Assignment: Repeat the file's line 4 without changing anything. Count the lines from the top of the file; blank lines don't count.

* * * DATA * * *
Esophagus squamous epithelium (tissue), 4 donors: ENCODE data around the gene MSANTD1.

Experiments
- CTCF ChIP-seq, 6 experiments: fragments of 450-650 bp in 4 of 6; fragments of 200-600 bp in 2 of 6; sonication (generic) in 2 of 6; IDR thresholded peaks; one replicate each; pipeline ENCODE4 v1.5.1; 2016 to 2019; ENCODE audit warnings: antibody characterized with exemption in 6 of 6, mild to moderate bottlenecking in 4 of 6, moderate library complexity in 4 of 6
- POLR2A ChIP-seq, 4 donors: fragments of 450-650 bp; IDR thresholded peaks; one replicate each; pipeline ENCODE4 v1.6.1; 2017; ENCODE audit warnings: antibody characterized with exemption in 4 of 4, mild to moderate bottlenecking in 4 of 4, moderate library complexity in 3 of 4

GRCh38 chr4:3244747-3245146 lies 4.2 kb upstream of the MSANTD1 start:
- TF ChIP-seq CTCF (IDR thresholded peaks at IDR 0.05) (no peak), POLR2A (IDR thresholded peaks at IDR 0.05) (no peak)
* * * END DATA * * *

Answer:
- POLR2A ChIP-seq, 4 donors: fragments of 450-650 bp; IDR thresholded peaks; one replicate each; pipeline ENCODE4 v1.6.1; 2017; ENCODE audit warnings: antibody characterized with exemption in 4 of 4, mild to moderate bottlenecking in 4 of 4, moderate library complexity in 3 of 4